Scotland’s strengths in using data science to understand more about the development of disease are helping to drive new discoveries and improve healthcare. Professors Andrew Morris and David Robertson from the Farr Institute @ Scotland explain why Scotland has the edge.
With world-class medical researchers, international computing experts and a track record of cross-sector collaboration, Scotland is recognised as a global leader in health informatics, which harnesses electronic data to improve healthcare.
Among the visionary research projects based in Scotland is the Farr Institute @ Scotland, a collaboration between six Scottish universities – Aberdeen, St. Andrews, Dundee, Edinburgh, Glasgow and Strathclyde – and NHS Scotland. The centre is part of a wider UK initiative, the Farr Institute of Health Informatics Research, which aims to drive new medical discoveries and deliver better healthcare.
Scotland has great data
"An important advantage of being located in Scotland is that it is rich in data resources," said Professor Andrew Morris, Chairman and Centre Director of the Farr Institute @ Scotland. "Scotland's health service has detailed electronic patient records stretching back several decades."
Professor Morris explained: “Scotland is a terrific environment for us to understand the complexity of chronic disease and also to tailor better treatments for tomorrow.
I think Scotland has a competitive advantage because of our size and our ability to collaborate and scale across the NHS, academia, and industry. And because Scotland has got great data.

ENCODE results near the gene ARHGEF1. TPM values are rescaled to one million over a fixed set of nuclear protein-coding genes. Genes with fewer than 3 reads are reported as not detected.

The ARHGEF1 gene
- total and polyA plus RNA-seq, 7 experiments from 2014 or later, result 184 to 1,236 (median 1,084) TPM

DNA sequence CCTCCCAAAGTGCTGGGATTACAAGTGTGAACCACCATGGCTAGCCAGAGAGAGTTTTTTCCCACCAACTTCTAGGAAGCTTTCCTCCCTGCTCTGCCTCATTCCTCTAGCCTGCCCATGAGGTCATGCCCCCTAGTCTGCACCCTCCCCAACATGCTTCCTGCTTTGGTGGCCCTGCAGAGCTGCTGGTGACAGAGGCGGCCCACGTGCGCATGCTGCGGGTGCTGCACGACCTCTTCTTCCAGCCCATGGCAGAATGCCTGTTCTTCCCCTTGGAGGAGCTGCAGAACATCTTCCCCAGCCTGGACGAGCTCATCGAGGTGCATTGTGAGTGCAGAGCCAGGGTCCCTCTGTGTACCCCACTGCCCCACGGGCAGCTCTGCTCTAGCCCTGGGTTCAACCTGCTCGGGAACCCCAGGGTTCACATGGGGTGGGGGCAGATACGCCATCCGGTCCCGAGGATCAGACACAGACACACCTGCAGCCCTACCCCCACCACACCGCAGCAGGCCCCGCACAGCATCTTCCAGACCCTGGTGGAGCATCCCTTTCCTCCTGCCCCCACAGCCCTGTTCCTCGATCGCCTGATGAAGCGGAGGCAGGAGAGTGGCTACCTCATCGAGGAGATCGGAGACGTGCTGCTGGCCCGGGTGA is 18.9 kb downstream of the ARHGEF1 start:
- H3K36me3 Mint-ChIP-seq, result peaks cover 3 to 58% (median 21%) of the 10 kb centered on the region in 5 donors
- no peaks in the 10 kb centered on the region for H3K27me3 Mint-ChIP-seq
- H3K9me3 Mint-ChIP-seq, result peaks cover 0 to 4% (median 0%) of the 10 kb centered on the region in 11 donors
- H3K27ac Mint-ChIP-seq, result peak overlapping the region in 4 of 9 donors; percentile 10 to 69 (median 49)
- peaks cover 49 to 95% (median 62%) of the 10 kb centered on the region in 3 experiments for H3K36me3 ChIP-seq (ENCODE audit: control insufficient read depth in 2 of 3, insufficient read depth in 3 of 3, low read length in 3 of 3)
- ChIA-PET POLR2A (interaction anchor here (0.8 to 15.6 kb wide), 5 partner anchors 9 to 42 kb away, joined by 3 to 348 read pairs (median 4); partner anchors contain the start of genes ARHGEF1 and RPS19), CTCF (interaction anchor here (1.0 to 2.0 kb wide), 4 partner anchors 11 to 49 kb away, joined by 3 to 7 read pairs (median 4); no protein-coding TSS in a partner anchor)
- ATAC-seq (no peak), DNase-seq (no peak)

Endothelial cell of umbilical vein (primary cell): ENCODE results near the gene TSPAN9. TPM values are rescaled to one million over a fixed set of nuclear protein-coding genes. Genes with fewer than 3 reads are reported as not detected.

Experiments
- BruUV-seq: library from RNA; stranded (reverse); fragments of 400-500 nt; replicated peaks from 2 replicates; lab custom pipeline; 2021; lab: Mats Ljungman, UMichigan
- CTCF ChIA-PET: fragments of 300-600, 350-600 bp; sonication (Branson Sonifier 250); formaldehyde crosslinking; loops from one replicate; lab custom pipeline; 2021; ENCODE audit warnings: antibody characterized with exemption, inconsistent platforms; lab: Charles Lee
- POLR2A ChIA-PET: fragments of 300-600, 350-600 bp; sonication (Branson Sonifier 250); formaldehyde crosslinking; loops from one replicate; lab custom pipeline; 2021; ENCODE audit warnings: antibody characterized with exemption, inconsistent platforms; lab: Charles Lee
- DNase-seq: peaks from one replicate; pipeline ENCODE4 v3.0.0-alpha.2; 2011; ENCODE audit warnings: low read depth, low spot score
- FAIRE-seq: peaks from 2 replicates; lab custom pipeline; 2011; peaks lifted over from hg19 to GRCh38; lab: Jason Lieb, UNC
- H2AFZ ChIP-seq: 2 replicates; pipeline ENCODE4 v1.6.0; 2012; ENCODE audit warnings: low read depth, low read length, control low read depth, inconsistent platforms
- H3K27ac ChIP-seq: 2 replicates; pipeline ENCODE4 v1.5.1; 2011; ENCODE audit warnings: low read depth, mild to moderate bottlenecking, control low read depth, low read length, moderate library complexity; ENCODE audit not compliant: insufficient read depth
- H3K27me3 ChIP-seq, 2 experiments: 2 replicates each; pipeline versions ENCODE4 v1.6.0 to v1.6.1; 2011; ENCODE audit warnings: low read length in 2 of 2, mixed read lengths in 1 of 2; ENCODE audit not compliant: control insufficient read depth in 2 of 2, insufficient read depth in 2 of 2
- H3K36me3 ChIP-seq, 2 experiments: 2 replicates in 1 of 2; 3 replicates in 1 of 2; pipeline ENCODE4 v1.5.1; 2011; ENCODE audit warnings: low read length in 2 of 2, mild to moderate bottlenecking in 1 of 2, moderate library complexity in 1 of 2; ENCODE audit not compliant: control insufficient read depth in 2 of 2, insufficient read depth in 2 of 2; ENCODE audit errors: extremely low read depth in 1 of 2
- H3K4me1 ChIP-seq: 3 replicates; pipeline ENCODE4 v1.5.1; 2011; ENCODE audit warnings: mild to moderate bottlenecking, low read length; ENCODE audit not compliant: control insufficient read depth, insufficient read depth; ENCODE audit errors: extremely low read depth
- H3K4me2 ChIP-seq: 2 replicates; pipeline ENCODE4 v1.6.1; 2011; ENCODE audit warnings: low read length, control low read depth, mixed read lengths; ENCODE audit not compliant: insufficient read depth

Professor Andrew Morris
“We have detailed information collected over decades of what diseases are present in the population and how they cluster in families, but most importantly, we can track them longitudinally to look at outcomes.
“We can track patients from primary care to practitioner to laboratory to hospital and increasingly look at not only the health consequences, but also the social consequences of chronic disease.”
Collaboration is key
"To be really internationally competitive in this area requires deep collaboration,” said Professor Morris. “Not one industry vertical, whether that’s a university, the NHS or industry, has all the skills required to deliver on this complex and challenging agenda. The benefit of Scotland is that we have a track record of collaboration across these sectors.
"The good thing in Scotland is that it is not like computer science is doing this on its own or medicine is trying to do this on its own - there are a number of cross-cutting initiatives."
A competitive talent pool
According to Professor David Robertson, Dean of Special Projects in Science & Engineering at the University of Edinburgh and a key contributor to the Farr Institute @ Scotland, Scotland’s talent pool also possesses a competitive advantage.
“Really skilled people who can operate at the cutting edge of data science are hard to come by.
"What we find inside the higher education sector is that companies are coming closer and closer into universities, partly with the aim of getting closer to research because they want to understand as soon as possible what the new developments are in data science or analytics, but also because they want to be able to spot the people who are going to be stars in industry early on."
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